file  is  8192  (bytes).   The  minimum  and  maximum are as for
              /proc/sys/fs/mqueue/msgsize_max.   If  msgsize_default   exceeds
              msgsize_max, a new queue's default mq_msgsize value is capped to
              the msgsize_max limit.   Up  until  Linux  2.6.28,  the  default
              mq_msgsize was 8192; from Linux 2.6.28 to Linux 3.4, the default
              was the value defined for the msgsize_max limit.

              This file can be used to view and change the ceiling on the max-
              imum  message  size.   This  value  acts  as  a  ceiling  on the
              attr->mq_msgsize argument  given  to  mq_open(3).   The  default
              value  for  msgsize_max is 8192 bytes.  The minimum value is 128
              (8192 in kernels before  2.6.28).   The  upper  limit  for  msg-
              size_max has varied across kernel versions:

              *  Before Linux 2.6.28, the upper limit is INT_MAX.

              *  From Linux 2.6.28 to 3.4, the limit is 1,048,576.

              *  Since Linux 3.5, the limit is 16,777,216 (HARD_MSGSIZEMAX).

              The   msgsize_max   limit  is  ignored  for  privileged  process
              (CAP_SYS_RESOURCE), but, since Linux  3.5,  the  HARD_MSGSIZEMAX
              ceiling is enforced for privileged processes.

              This  file  can be used to view and change the system-wide limit
              on the number of  message  queues  that  can  be  created.   The
              default  value  for queues_max is 256.  No ceiling is imposed on
              the queues_max limit;  privileged  processes  (CAP_SYS_RESOURCE)
              can exceed the limit (but see BUGS).

   Resource limit
       The  RLIMIT_MSGQUEUE resource limit, which places a limit on the amount
       of space that can be consumed by all of the message queues belonging to
       a process's real user ID, is described in getrlimit(2).

   Mounting the message queue filesystem
       On  Linux,  message queues are created in a virtual filesystem.  (Other
       implementations may also provide such a feature, but  the  details  are
       likely  to  differ.)  This filesystem can be mounted (by the superuser)
       using the following commands:

           # mkdir /dev/mqueue
           # mount -t mqueue none /dev/mqueue

       The sticky bit is automatically enabled on the mount directory.

       After the filesystem has been mounted, the message queues on the system
       can be viewed and manipulated using the commands usually used for files
       (e.g., ls(1) and rm(1)).

       The contents of each file in the directory consist  of  a  single  line
       containing information about the queue:

           $ cat /dev/mqueue/mymq
           QSIZE:129     NOTIFY:2    SIGNO:0    NOTIFY_PID:8260

       These fields are as follows:

       QSIZE  Number  of  bytes  of data in all messages in the queue (but see

              If this is nonzero, then the process  with  this  PID  has  used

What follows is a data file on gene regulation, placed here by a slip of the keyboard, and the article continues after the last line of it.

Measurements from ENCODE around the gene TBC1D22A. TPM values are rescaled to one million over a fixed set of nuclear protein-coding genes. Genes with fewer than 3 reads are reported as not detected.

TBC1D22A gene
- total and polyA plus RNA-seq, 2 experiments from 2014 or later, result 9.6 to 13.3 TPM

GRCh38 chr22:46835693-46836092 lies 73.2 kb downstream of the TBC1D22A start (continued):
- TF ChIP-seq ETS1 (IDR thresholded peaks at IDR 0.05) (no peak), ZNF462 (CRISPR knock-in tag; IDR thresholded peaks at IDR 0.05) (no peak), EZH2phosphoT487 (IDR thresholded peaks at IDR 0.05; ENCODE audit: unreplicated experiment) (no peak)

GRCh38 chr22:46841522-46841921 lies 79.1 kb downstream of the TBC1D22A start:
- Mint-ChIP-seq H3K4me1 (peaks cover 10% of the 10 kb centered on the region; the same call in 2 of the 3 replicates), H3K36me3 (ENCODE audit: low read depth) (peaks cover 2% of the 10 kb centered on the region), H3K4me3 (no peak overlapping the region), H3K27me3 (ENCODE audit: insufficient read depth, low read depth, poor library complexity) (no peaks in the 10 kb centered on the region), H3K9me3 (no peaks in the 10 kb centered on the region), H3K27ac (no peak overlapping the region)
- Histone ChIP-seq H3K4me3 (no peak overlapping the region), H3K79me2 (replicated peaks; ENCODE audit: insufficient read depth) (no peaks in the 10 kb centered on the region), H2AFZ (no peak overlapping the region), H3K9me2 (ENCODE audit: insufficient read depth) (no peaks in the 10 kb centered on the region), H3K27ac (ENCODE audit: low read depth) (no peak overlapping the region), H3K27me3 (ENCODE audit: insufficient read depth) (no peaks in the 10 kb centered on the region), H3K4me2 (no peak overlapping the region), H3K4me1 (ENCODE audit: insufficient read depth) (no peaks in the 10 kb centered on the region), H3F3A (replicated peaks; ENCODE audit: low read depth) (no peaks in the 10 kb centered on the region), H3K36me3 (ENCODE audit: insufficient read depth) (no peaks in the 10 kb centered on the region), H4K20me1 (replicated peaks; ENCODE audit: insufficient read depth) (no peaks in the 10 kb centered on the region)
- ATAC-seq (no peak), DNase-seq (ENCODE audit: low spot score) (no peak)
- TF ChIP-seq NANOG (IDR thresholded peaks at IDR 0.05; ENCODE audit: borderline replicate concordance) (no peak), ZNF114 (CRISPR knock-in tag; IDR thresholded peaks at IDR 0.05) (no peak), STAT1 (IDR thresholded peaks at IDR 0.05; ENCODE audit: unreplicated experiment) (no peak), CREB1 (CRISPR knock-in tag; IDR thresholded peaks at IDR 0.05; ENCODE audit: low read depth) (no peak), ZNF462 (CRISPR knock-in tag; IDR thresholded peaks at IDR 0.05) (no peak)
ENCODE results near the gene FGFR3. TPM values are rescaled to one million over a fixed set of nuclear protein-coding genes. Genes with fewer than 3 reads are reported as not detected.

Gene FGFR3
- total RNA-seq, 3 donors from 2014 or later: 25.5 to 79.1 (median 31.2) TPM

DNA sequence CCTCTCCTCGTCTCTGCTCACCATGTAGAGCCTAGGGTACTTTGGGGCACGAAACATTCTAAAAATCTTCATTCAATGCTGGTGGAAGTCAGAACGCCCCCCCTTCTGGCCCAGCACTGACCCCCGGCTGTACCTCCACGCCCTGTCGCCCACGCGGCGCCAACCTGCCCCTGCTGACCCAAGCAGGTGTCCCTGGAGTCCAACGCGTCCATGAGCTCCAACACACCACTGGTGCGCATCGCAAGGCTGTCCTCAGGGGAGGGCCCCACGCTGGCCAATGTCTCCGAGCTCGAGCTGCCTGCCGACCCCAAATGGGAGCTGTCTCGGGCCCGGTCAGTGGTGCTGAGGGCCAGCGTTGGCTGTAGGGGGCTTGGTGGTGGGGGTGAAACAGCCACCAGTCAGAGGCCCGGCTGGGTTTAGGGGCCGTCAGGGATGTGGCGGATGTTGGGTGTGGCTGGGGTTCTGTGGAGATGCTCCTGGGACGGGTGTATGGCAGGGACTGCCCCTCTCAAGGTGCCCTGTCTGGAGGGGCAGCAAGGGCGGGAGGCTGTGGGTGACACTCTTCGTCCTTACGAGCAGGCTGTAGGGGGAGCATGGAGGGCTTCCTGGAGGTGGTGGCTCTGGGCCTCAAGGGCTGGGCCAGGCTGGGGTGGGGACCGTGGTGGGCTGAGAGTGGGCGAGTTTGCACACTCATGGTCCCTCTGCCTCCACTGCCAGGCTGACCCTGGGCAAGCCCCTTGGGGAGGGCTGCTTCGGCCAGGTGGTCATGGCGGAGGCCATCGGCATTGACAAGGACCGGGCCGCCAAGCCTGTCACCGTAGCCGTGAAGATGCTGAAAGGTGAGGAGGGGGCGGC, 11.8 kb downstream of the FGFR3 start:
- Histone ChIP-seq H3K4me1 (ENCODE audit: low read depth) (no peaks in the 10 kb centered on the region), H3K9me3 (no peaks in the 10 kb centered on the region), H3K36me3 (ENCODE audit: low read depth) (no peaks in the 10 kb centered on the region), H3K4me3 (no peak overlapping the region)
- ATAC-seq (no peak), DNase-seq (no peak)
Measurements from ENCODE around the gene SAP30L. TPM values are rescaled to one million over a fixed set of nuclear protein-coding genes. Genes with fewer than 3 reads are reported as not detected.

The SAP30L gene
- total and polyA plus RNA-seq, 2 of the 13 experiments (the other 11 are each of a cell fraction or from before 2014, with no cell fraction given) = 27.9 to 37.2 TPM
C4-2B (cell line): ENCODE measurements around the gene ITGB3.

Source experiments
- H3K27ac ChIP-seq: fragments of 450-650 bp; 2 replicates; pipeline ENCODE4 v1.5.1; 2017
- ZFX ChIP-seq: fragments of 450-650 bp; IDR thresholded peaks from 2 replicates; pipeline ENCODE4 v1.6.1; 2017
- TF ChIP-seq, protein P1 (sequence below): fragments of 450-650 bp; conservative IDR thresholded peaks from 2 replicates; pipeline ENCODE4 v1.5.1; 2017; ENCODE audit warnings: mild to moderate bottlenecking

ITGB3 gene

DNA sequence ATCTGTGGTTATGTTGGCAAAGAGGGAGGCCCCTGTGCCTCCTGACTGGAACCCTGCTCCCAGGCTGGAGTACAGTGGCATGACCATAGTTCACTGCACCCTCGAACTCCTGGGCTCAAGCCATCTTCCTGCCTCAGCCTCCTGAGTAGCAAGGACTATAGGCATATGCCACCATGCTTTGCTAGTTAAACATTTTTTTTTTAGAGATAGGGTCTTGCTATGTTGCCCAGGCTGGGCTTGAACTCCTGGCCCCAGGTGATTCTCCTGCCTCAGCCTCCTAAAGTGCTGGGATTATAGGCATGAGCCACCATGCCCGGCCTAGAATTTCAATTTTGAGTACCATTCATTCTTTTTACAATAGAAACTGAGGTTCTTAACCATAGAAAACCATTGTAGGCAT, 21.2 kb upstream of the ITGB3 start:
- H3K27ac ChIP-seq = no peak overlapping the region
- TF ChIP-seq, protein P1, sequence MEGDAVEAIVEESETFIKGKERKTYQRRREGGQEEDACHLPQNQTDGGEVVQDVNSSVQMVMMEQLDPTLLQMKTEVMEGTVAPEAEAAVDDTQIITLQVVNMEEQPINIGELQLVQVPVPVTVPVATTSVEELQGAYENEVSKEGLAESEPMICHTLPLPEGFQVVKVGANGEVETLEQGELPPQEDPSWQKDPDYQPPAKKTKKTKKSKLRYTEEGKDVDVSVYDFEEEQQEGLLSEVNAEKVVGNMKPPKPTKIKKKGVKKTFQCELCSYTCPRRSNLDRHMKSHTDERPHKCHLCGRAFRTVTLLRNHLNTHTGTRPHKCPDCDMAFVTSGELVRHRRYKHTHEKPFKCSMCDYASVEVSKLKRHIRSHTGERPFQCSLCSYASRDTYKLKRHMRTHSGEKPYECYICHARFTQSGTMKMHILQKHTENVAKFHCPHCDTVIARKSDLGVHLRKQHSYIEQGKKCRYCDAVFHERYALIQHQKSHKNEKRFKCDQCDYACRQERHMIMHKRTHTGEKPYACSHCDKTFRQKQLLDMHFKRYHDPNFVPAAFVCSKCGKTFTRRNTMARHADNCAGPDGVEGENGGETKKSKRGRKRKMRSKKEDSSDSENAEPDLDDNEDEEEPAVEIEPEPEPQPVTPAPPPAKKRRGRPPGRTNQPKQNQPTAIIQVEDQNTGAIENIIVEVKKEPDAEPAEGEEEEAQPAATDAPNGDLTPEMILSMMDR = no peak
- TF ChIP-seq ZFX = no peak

mq_notify(3)  to register for asynchronous message notification,
              and the remaining fields describe how notification occurs.

       NOTIFY Notification method: 0 is SIGEV_SIGNAL; 1 is SIGEV_NONE;  and  2
              is SIGEV_THREAD.

       SIGNO  Signal number to be used for SIGEV_SIGNAL.

   Linux implementation of message queue descriptors
       On  Linux,  a  message  queue descriptor is actually a file descriptor.
       (POSIX does not require such an implementation.)   This  means  that  a
       message  queue descriptor can be monitored using select(2), poll(2), or
       epoll(7).  This is not portable.

       The close-on-exec flag (see open(2)) is automatically set on  the  file
       descriptor returned by mq_open(2).

   IPC namespaces
       For  a  discussion  of  the interaction of System V IPC objects and IPC
       namespaces, see namespaces(7).

       System V message queues (msgget(2), msgsnd(2), msgrcv(2), etc.) are  an
       older  API  for  exchanging  messages between processes.  POSIX message
       queues provide a  better  designed  interface  than  System  V  message
       queues;  on  the other hand POSIX message queues are less widely avail-
       able (especially on older systems) than System V message queues.

       Linux does not currently (2.6.26) support the  use  of  access  control
       lists (ACLs) for POSIX message queues.

       In  Linux  versions  3.5  to 3.14, the kernel imposed a ceiling of 1024
       (HARD_QUEUESMAX) on the value to which the queues_max  limit  could  be
       raised,  and  the  ceiling  was enforced even for privileged processes.
       This ceiling value was removed in Linux 3.14,  and  patches  to  stable
       kernels 3.5.x to 3.13.x also removed the ceiling.

       As  originally  implemented (and documented), the QSIZE field displayed
       the total number of (user-supplied) bytes in all messages in  the  mes-
       sage queue.  Some changes in Linux 3.5 inadvertently changed the behav-
       ior, so that this field also included a count of kernel overhead  bytes
       used  to  store  the messages in the queue.  This behavioral regression
       was rectified in Linux 4.2 (and earlier stable kernel series), so  that
       the count once more included just the bytes of user data in messages in
       the queue.

       An example of the use of various message queue functions  is  shown  in

       getrlimit(2),   mq_getsetattr(2),   poll(2),   select(2),  mq_close(3),
       mq_getattr(3),  mq_notify(3),  mq_open(3),  mq_receive(3),  mq_send(3),
       mq_unlink(3), epoll(7), namespaces(7)

       This  page  is  part of release 4.15 of the Linux man-pages project.  A
       description of the project, information about reporting bugs,  and  the
       latest     version     of     this    page,    can    be    found    at

Linux                             2017-09-15                    MQ_OVERVIEW(7)